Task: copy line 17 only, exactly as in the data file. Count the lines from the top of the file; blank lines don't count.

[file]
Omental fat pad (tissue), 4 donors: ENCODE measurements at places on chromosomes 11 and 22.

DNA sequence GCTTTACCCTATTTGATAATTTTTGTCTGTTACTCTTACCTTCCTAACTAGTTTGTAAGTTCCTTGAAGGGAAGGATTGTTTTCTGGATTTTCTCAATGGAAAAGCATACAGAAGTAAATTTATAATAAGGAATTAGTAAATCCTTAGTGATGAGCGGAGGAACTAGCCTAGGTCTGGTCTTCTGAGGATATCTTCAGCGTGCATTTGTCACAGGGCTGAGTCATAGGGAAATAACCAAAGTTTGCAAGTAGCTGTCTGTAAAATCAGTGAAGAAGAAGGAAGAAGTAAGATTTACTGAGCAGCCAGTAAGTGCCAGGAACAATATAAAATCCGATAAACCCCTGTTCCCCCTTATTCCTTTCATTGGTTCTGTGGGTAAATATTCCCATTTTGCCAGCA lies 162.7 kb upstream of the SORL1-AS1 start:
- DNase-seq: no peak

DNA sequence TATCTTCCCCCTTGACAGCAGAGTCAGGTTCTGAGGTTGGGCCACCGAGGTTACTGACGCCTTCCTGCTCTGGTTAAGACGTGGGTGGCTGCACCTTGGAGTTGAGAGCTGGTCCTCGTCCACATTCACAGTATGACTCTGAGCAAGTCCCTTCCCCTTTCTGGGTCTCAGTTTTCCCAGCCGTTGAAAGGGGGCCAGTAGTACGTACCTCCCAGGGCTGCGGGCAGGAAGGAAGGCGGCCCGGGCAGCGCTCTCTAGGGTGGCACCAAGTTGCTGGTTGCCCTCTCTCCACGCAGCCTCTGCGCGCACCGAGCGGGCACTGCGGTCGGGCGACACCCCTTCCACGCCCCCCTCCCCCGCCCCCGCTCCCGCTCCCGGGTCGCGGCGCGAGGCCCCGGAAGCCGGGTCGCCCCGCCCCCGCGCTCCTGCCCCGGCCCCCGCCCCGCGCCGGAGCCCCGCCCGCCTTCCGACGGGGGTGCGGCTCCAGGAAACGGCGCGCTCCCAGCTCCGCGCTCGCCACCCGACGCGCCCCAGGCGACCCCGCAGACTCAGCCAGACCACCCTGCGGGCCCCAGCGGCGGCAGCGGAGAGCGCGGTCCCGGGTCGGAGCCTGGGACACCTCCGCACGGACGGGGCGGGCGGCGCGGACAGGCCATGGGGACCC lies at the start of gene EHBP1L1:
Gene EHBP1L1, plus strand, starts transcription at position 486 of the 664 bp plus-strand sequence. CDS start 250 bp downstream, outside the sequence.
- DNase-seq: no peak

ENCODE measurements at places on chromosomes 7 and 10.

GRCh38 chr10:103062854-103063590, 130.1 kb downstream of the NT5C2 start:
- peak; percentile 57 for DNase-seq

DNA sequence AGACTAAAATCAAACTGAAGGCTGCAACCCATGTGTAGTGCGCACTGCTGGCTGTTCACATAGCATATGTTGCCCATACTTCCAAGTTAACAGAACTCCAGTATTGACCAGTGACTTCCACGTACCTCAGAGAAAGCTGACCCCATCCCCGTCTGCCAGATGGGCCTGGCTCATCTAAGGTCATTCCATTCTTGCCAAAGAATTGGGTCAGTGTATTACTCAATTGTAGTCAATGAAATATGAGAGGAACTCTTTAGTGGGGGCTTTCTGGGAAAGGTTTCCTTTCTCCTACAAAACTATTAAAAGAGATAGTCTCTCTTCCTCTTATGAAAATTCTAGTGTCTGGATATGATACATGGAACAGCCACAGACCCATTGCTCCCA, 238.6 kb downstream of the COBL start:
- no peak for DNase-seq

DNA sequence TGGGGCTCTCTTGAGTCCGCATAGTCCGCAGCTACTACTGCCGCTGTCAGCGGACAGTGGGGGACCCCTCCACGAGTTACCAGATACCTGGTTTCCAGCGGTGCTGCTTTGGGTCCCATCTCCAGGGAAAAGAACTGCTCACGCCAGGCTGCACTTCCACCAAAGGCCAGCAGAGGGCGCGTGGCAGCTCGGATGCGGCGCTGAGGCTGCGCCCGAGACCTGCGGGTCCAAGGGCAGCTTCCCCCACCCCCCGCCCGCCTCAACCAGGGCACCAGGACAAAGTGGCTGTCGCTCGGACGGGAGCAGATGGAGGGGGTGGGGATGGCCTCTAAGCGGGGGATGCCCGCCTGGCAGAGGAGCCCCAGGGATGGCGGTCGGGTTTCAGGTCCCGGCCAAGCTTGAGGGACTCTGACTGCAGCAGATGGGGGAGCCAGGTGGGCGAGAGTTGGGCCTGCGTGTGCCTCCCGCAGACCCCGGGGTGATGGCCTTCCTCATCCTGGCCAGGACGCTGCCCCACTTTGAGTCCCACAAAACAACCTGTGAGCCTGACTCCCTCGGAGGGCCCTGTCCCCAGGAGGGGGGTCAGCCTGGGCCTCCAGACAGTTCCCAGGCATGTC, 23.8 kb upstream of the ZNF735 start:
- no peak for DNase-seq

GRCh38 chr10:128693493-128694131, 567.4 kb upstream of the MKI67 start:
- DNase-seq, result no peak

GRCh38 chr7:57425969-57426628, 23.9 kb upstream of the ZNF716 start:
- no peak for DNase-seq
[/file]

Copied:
- no peak for DNase-seq